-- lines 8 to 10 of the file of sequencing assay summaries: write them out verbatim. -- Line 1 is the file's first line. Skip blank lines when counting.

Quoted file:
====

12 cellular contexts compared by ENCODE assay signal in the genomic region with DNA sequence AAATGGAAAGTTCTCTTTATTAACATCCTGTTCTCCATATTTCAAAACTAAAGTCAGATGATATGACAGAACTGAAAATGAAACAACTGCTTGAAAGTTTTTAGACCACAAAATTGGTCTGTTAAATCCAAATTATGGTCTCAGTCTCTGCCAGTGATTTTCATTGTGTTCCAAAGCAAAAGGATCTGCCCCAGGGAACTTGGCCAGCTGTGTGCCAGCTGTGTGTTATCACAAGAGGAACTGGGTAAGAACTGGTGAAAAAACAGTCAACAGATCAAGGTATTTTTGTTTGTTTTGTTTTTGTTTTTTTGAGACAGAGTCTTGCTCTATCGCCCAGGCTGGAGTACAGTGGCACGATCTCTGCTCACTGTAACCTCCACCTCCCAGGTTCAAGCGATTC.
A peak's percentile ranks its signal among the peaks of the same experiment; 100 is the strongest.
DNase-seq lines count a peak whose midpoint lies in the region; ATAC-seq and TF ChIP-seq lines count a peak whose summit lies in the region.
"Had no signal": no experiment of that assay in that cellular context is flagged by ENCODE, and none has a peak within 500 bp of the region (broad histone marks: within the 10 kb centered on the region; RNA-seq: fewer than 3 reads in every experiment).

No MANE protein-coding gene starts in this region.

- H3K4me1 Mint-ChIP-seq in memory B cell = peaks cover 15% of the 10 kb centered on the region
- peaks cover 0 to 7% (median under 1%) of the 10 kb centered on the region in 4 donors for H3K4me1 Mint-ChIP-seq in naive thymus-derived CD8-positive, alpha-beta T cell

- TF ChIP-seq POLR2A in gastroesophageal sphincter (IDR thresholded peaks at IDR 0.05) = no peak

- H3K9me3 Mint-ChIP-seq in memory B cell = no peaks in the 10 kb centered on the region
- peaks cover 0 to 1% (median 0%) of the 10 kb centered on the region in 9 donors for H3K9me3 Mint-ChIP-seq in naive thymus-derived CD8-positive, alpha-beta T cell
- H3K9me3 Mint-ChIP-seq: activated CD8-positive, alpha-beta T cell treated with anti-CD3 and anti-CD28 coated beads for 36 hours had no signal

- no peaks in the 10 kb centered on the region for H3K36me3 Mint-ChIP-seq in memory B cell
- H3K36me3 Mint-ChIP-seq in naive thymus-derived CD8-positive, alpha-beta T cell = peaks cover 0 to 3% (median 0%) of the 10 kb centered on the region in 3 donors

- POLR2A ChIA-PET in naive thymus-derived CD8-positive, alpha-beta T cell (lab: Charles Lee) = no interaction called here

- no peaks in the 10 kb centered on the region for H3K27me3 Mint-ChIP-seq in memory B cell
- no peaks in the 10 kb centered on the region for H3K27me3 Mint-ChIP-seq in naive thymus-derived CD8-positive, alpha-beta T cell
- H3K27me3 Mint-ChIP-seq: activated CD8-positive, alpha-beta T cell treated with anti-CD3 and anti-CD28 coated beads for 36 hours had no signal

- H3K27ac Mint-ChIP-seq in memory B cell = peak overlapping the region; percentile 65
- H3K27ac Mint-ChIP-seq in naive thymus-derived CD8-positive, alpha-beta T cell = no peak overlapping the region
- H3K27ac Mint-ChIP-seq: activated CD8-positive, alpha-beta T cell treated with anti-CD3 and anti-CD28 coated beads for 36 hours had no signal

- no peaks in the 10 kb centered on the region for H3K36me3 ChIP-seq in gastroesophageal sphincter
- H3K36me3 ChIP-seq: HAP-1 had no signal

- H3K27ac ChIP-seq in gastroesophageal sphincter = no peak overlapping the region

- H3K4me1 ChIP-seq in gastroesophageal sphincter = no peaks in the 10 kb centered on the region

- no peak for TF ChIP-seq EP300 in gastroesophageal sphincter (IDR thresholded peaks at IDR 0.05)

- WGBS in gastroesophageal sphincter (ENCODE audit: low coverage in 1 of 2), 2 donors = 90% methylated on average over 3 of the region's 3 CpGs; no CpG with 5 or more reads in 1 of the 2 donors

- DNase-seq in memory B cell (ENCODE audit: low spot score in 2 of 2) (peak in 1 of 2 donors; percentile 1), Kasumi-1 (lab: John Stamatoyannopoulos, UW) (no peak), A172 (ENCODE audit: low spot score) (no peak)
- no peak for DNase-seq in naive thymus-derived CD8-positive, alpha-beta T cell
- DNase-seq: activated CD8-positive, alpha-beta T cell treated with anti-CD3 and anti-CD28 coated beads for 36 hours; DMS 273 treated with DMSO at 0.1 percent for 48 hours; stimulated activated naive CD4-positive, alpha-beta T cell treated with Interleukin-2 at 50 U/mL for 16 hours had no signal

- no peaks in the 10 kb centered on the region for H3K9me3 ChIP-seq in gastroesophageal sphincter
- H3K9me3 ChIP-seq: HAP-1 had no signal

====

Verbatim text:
- TF ChIP-seq POLR2A in gastroesophageal sphincter (IDR thresholded peaks at IDR 0.05) = no peak

- H3K9me3 Mint-ChIP-seq in memory B cell = no peaks in the 10 kb centered on the region
- peaks cover 0 to 1% (median 0%) of the 10 kb centered on the region in 9 donors for H3K9me3 Mint-ChIP-seq in naive thymus-derived CD8-positive, alpha-beta T cell